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Customs of Ghana

Marriage and Family

Marriage traditions vary according to ethnic group and religion. A Muslim man may have more than one wife, but this has become less common, especially in urban areas. The groom pays the bride’s family a “bridal token” to indicate responsibility for the new bride.

In Ghana, family structures also vary from one ethnic group to another. Some groups have a matrilineal family organization, in which inheritance is passed down through the wife’s family rather than through the husband’s. In these groups, the primary responsibilities for the family fall to the women. Other groups have male-dominated structures. All elderly members of the family are deeply respected and exercise a great deal of influence on family and community decisions. Ghanaians normally put individual interests and ambitions after those of the family. Funerals are important events and may last as long as three days.


The diet consists mainly of yams, cassava, maize, plantains, and rice. Ghanaians enjoy hot and spicy food, and most of their meals are accompanied by a pepper sauce made with fish, chicken, or other meats. Popular dishes include fufu (a doughlike combination of plantains and cassava or yams), and palm, coconut, or groundnut oil sauces and soups. Ghana also produces a variety of tropical fruits and vegetables. In urban areas, Chinese and Lebanese cuisines are popular. Most larger restaurants serve Western food as well as native Ghanaian food.

Ghanaians usually eat meals with the right hand. A bowl of water and soap are provided at the beginning and end of the meal for people to wash their hands. Food is typically scooped and formed into a ball with the right hand, then dipped into soup or sauce before being eaten.


Greetings vary from area to area according to ethnic tradition. English greetings are common, and a handshake is important when greeting most people. Before beginning a conversation, a general greeting is necessary, such as the Akan Me ma wo akye (“Good morning”), Me ma wo aha (“Good afternoon”), or Me me wa adwo (“Good evening”). Most greetings are in the dominant local language and are followed by questions about one’s health, family welfare, journey, and so forth. Titles and family names are used to address new acquaintances. Friends and family members often use first names. Children refer to any adult who is well known to the family as “aunt” or “uncle.” Similarly, adults of the same age might refer to each other as “brother” or “sister,” regardless of their relationship, and use “auntie” and “uncle” for respected older people.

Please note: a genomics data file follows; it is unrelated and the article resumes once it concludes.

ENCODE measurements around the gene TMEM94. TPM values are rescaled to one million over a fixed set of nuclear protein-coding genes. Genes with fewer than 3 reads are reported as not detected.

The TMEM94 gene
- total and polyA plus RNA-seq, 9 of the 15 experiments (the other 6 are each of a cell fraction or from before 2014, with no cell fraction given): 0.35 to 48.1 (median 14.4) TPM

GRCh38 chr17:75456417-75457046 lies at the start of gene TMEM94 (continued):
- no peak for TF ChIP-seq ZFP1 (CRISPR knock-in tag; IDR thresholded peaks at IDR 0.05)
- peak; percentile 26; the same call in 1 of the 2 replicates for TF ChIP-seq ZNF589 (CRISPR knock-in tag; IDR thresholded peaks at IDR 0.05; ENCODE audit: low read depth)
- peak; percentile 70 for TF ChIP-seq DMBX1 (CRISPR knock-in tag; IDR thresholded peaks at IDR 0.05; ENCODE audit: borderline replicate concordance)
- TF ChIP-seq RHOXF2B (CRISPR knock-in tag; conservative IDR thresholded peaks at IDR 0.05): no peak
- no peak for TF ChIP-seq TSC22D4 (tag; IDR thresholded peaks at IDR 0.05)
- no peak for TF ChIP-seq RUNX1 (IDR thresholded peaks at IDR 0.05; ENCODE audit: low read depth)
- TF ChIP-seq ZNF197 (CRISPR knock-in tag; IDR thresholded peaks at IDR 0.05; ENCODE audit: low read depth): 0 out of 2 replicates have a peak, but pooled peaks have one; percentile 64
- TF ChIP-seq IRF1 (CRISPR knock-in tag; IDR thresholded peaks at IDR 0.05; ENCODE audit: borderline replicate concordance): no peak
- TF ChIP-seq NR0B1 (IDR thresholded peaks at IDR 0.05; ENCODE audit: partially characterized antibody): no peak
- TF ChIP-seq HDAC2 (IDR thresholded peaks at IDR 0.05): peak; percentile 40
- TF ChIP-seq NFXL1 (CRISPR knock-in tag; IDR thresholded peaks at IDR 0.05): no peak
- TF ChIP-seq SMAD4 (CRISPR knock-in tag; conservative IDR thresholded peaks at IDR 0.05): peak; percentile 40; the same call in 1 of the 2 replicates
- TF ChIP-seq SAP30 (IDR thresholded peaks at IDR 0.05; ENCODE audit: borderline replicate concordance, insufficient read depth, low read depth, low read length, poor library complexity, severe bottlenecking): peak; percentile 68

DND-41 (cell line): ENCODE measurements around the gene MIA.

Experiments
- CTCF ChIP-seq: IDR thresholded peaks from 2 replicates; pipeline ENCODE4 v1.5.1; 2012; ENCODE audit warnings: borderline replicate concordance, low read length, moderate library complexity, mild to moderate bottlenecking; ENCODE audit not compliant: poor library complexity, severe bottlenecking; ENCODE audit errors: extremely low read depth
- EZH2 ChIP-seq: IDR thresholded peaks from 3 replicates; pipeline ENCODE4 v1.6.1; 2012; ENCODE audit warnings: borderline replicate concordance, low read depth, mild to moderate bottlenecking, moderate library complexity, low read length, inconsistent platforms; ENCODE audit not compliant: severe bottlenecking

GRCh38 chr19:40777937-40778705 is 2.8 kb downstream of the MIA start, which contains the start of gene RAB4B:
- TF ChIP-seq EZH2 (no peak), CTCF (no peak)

Visiting plays a key role in everyday life. Friends and relatives visit one another frequently, often unannounced, and appreciate the visits of others. Ghanaians work hard to accommodate their guests. On a visit to someone’s home, it is considered polite to bring at least a small gift for the children. In some homes, visitors are expected to remove their shoes upon entering. Refreshments—at least water—are usually offered to guests, and it is polite to accept. Visitors are generally welcome to stay as long as they wish. It is polite to avoid visiting during mealtimes, but an unexpected guest is normally invited to share the meal. Visiting is most popular on Sundays, and many people like to dress up for the occasion. When a visit is over, guests are accompanied to the bus stop or taxi stand or given a ride home. It is considered impolite to let them leave without an escort.


Soccer is the national sport in Ghana. Other popular sports include field hockey, volleyball, track and field, tennis, and boxing. The people enjoy stage theater, cinema, and cultural presentations. Drumming and dancing are also common forms of entertainment. There is a rich tradition of storytelling, although this has declined somewhat as radio and television have become more popular. Ghana has its own film industry. Various ethnic festivals are celebrated throughout the country.

Holidays and Celebrations

Holidays include New Year's Day (1 January), Independence Day (6 March), Good Friday (the Friday before Easter Sunday), Easter Monday, Labour Day (1 May), Republic Day (1 July), National Farmer's Day (1 December), Christmas Day (25 December), and Boxing Day (26 December). Observance of these official holidays varies by region. In some areas, local ethnic and religious holidays are far more important. Muslims throughout the country observe Ramadan, the Muslim holy month.

Source: Encarta Interactive World Atlas